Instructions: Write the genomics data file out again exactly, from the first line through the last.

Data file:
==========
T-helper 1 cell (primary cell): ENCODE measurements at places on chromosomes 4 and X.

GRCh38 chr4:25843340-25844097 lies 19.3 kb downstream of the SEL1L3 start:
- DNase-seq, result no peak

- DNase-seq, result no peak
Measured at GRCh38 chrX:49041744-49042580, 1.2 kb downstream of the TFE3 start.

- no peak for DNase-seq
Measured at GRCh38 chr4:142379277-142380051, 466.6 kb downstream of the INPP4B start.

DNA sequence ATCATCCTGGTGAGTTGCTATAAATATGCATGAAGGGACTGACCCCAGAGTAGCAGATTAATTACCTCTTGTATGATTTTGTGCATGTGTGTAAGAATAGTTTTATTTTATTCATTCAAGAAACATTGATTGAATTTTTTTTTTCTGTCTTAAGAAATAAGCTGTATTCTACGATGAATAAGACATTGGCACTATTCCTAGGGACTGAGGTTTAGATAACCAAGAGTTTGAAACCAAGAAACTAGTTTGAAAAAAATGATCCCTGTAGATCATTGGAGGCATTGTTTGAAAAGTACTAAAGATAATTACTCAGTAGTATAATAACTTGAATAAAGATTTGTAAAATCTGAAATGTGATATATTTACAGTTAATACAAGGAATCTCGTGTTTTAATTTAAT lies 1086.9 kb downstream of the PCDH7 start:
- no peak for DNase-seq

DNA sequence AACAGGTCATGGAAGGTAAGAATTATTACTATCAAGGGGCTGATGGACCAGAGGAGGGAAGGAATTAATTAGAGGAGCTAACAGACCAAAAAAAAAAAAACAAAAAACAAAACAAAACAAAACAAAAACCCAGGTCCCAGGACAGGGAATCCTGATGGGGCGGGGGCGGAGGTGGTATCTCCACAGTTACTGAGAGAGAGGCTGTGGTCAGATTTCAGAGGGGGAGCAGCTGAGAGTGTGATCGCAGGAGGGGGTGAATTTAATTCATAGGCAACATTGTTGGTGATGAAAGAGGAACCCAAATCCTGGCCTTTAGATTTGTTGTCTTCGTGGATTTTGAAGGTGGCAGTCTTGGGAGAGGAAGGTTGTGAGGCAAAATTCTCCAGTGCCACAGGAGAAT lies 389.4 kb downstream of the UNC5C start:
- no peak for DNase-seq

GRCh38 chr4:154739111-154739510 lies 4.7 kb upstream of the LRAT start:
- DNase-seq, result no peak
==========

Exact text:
T-helper 1 cell (primary cell): ENCODE measurements at places on chromosomes 4 and X.

GRCh38 chr4:25843340-25844097 lies 19.3 kb downstream of the SEL1L3 start:
- DNase-seq, result no peak

- DNase-seq, result no peak
Measured at GRCh38 chrX:49041744-49042580, 1.2 kb downstream of the TFE3 start.

- no peak for DNase-seq
Measured at GRCh38 chr4:142379277-142380051, 466.6 kb downstream of the INPP4B start.

DNA sequence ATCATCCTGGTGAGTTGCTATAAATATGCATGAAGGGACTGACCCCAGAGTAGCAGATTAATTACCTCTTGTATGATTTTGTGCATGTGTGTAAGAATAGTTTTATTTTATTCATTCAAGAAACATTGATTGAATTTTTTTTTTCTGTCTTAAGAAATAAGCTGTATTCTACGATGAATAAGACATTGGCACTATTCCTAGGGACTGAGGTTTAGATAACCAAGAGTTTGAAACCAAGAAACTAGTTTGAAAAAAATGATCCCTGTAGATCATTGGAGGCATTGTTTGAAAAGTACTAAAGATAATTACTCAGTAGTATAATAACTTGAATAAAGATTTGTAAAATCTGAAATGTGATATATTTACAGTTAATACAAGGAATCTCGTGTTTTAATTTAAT lies 1086.9 kb downstream of the PCDH7 start:
- no peak for DNase-seq

DNA sequence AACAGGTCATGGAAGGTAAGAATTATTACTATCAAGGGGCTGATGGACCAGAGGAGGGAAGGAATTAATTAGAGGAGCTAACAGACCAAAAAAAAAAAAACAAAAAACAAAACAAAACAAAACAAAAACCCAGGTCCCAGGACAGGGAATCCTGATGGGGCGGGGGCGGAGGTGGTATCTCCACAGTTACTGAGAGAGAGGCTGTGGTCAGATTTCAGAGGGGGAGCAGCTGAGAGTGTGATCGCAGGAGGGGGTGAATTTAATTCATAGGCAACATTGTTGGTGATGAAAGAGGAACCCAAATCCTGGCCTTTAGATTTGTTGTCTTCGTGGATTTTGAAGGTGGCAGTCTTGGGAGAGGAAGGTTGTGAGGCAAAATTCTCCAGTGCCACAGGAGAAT lies 389.4 kb downstream of the UNC5C start:
- no peak for DNase-seq

GRCh38 chr4:154739111-154739510 lies 4.7 kb upstream of the LRAT start:
- DNase-seq, result no peak